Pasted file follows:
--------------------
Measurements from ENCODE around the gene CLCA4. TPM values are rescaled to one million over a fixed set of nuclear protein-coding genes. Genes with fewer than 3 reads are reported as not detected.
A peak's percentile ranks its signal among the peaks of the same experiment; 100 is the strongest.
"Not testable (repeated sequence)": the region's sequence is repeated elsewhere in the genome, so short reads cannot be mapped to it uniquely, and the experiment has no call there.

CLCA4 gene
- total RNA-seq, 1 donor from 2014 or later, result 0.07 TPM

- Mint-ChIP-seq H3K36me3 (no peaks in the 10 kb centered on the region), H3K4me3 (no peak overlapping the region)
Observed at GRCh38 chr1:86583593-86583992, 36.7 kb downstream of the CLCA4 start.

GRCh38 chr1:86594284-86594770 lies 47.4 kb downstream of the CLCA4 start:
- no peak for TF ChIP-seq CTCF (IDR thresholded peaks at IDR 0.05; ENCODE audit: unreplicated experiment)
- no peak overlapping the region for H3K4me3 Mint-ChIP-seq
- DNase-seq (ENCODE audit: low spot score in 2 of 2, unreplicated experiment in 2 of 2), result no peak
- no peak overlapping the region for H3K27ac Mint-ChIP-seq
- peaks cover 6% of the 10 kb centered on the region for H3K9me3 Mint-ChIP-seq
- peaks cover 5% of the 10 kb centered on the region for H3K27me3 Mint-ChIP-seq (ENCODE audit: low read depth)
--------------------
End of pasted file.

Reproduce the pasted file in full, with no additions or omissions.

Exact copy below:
Measurements from ENCODE around the gene CLCA4. TPM values are rescaled to one million over a fixed set of nuclear protein-coding genes. Genes with fewer than 3 reads are reported as not detected.
A peak's percentile ranks its signal among the peaks of the same experiment; 100 is the strongest.
"Not testable (repeated sequence)": the region's sequence is repeated elsewhere in the genome, so short reads cannot be mapped to it uniquely, and the experiment has no call there.

CLCA4 gene
- total RNA-seq, 1 donor from 2014 or later, result 0.07 TPM

- Mint-ChIP-seq H3K36me3 (no peaks in the 10 kb centered on the region), H3K4me3 (no peak overlapping the region)
Observed at GRCh38 chr1:86583593-86583992, 36.7 kb downstream of the CLCA4 start.

GRCh38 chr1:86594284-86594770 lies 47.4 kb downstream of the CLCA4 start:
- no peak for TF ChIP-seq CTCF (IDR thresholded peaks at IDR 0.05; ENCODE audit: unreplicated experiment)
- no peak overlapping the region for H3K4me3 Mint-ChIP-seq
- DNase-seq (ENCODE audit: low spot score in 2 of 2, unreplicated experiment in 2 of 2), result no peak
- no peak overlapping the region for H3K27ac Mint-ChIP-seq
- peaks cover 6% of the 10 kb centered on the region for H3K9me3 Mint-ChIP-seq
- peaks cover 5% of the 10 kb centered on the region for H3K27me3 Mint-ChIP-seq (ENCODE audit: low read depth)